Dr H Sudarshan Ballal, Chairman, MHEPL, talks about the current situation of renal transplantation in the country and how the COVID-19 pandemic had an impact and the way forward
A majority of the renal transplants in India are live related (90 per cent live and 10 per cent cadaver or deceased donor) Though the number of cadaver donations is increasing they are far less than the demand at present. This leads to patients waiting on the cadaver list for more than four to five years to receive a deceased donor kidney if there are no related donor available. Some even may not survive waiting for the kidney (cadaver). In India, the average number of transplants done is 6000 to 7000 per year.
For many reasons the southern states have always been the leaders in cadaver transplant and also have had a more robust healthcare system. The northern, eastern and central states have had a less robust healthcare system and lesser number of transplant centres and have not developed strong cadaver transplant programmes, hence the regional disparity. However, Delhi and NCR have a strong live transplant programme and the cadaver programme is slowly picking up.
During the lockdown, both live and deceased kidney transplants had come to a complete standstill world over including India. Though slowly live renal transplants were restarted, cadaver transplants are yet to pick up, though a few have happened during the last two to three months, but much lesser than pre-covid times. In pre-covid era from January to March, the monthly transplant all over India was more than 600. During the lockdown, transplants were almost nil, later came to an average of 100 to 200 per month from August 2020 onwards.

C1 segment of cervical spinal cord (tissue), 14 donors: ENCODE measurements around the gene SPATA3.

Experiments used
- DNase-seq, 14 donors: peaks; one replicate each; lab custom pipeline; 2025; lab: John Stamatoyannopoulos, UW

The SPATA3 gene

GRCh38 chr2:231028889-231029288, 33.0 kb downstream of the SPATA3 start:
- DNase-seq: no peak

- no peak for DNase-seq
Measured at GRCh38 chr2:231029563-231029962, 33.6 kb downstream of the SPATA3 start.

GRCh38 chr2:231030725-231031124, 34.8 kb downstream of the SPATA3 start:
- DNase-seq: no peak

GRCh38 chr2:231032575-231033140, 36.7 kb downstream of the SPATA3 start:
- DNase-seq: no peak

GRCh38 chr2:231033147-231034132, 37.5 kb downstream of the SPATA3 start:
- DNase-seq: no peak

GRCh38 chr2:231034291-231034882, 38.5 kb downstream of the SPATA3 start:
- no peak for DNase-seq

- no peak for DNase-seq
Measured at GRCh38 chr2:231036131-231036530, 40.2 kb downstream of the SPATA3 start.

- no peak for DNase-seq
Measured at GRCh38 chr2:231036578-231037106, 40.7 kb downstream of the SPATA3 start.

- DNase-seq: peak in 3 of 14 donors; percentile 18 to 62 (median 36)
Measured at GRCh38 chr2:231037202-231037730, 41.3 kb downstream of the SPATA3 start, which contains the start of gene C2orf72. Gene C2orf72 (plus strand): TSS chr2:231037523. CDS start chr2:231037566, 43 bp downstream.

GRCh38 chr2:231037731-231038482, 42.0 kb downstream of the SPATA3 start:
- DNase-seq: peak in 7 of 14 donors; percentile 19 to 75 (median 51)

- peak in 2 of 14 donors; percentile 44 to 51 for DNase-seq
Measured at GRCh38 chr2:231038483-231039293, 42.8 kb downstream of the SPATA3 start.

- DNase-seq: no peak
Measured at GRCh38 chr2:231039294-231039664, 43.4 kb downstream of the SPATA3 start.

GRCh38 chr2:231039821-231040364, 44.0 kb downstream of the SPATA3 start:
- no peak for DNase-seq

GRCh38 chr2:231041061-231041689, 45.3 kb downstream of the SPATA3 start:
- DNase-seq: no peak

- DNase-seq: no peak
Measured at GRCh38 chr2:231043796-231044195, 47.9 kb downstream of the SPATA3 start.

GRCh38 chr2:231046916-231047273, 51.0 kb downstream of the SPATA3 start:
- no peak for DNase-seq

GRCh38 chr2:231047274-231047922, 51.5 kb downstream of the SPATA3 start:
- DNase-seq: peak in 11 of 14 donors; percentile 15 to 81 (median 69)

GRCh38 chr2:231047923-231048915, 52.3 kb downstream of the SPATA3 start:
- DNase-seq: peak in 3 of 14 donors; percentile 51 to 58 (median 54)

Finding a suitable donor within the family is becoming more difficult as the number of nuclear families is increasing. Family donors have become far and few leading to the patients waiting for cadaver donations which may take many years. To sustain till then with weekly thrice dialysis is a very expensive proposition and will drain the patient and the family financially, emotionally and may also lead to job loss and other problems.
Especially in India, most of the patients do not have any insurance and have to bear the expenses out of the pocket of a transplant which may cost an average of Rs 5-6 lakhs. This leads to a significant amount of hardship for the family and we have to work out a universal health coverage system for our citizens akin to the NHS of the UK or Medicare of the US.
There is an increasing number of patients undergoing SWAP transplants, ABO-incompatible transplants, steroidfree kidney transplants, second /third transplantation(kidney), dual organ transplants like liver-kidney, pancreas kidney etc. Many surgical advances also have taken place like laparoscopic donor nephrectomy, robotic kidney transplantations etc. Most of the centres have good results. Centres with higher volume have always better results.
More number of cadaver donations (similar to what is seen in Spain) is the need of the hour in our country. There are centres doing kidney transplantation including tier-II cities which is a welcome move for the patients. There is a need to educate the general public on the need for organ donation constantly.